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Armed teachers could be part of school safety strategy
It’s every parents' fear: shots fired at their child’s school. Those chilling words accompany a rush of emotions and a sense of denial that someone has handed them a page ripped out of a movie script.
What happens next? In an era when guns are one of the most polarizing topics, especially on school grounds, one western Pennsylvania state senator thinks it’s time for local school districts to take matters into their own hands.
Senate Bill 383, School Safety Options, would allow school board members to craft a district policy that permits approved personnel to carry guns on school grounds and in school buildings. The board members would be tasked with allowing whoever would want to carry a firearm to complete local and state training before entering parking lots and hallways armed.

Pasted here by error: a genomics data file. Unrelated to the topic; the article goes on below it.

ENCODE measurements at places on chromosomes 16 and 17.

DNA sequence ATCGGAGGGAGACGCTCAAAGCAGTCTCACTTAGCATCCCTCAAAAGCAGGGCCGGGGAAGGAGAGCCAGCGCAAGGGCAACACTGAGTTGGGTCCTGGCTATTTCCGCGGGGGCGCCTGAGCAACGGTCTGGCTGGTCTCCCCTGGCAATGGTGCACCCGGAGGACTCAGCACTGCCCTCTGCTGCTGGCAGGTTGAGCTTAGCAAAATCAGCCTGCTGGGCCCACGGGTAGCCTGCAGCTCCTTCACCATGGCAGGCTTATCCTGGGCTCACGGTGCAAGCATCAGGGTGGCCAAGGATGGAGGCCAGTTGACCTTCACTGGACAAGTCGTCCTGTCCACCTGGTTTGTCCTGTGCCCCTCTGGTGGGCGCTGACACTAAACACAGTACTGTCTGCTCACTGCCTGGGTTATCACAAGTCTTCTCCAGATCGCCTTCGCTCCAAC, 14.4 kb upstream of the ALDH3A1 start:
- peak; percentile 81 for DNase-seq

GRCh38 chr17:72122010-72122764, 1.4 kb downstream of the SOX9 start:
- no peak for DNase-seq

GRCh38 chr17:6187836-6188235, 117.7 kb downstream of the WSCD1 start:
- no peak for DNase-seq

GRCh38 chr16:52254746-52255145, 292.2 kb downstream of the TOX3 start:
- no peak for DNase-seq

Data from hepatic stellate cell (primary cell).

At least one local parent thinks the bill is a bad idea.
Greg Cochran, 48, a father of four, said introducing guns in a school setting is like "attacking a fly with a nuclear bomb." The need for guns in schools is slim, he said, and having one gun or more than one increases the chance of an accidental shooting.
"What if you have a teacher who snaps?" the Mount Wolf borough resident asked. "And, not that they would do it intentionally, but it increases the likelihood of accidental shootings. One human error could cause an unnecessary shooting."
The bill: Sen. Don White’s bill moved forward in April. The Senate Education Committee approved it 9 to 3, and one Democrat supported it.
“We are just trying to clarify the law statewide,” said state Sen. Mike Folmer, a Republican who represents part of York County. “Basically, it’s not allowing just anyone to carry. People who would carry would have to go through extreme training.”
The legislation is not a mandate, he added. Local school districts don’t have to pass a policy if they don’t want to pass one.